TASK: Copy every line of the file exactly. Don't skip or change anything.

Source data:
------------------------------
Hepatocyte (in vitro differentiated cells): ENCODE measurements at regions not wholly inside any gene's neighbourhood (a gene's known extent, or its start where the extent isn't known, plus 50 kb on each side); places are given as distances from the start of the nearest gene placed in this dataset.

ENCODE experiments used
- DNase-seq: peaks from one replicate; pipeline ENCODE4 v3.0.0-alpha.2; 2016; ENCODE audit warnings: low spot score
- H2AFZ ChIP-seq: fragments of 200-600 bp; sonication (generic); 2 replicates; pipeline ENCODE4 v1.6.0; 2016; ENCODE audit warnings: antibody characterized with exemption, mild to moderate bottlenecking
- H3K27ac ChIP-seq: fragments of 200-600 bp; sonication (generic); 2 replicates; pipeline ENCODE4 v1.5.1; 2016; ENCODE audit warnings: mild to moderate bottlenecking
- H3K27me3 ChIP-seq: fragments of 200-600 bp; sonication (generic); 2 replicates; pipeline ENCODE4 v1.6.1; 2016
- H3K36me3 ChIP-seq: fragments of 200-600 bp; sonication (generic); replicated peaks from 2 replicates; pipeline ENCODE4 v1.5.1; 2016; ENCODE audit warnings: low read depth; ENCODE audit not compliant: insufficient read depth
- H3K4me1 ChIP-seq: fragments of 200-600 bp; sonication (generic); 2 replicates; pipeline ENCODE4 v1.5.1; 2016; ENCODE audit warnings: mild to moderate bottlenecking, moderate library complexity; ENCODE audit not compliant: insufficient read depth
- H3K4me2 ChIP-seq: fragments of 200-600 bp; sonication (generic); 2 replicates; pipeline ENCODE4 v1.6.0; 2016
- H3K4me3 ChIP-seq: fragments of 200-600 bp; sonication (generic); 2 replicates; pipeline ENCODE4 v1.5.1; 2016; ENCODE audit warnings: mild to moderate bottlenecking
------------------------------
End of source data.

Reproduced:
Hepatocyte (in vitro differentiated cells): ENCODE measurements at regions not wholly inside any gene's neighbourhood (a gene's known extent, or its start where the extent isn't known, plus 50 kb on each side); places are given as distances from the start of the nearest gene placed in this dataset.

ENCODE experiments used
- DNase-seq: peaks from one replicate; pipeline ENCODE4 v3.0.0-alpha.2; 2016; ENCODE audit warnings: low spot score
- H2AFZ ChIP-seq: fragments of 200-600 bp; sonication (generic); 2 replicates; pipeline ENCODE4 v1.6.0; 2016; ENCODE audit warnings: antibody characterized with exemption, mild to moderate bottlenecking
- H3K27ac ChIP-seq: fragments of 200-600 bp; sonication (generic); 2 replicates; pipeline ENCODE4 v1.5.1; 2016; ENCODE audit warnings: mild to moderate bottlenecking
- H3K27me3 ChIP-seq: fragments of 200-600 bp; sonication (generic); 2 replicates; pipeline ENCODE4 v1.6.1; 2016
- H3K36me3 ChIP-seq: fragments of 200-600 bp; sonication (generic); replicated peaks from 2 replicates; pipeline ENCODE4 v1.5.1; 2016; ENCODE audit warnings: low read depth; ENCODE audit not compliant: insufficient read depth
- H3K4me1 ChIP-seq: fragments of 200-600 bp; sonication (generic); 2 replicates; pipeline ENCODE4 v1.5.1; 2016; ENCODE audit warnings: mild to moderate bottlenecking, moderate library complexity; ENCODE audit not compliant: insufficient read depth
- H3K4me2 ChIP-seq: fragments of 200-600 bp; sonication (generic); 2 replicates; pipeline ENCODE4 v1.6.0; 2016
- H3K4me3 ChIP-seq: fragments of 200-600 bp; sonication (generic); 2 replicates; pipeline ENCODE4 v1.5.1; 2016; ENCODE audit warnings: mild to moderate bottlenecking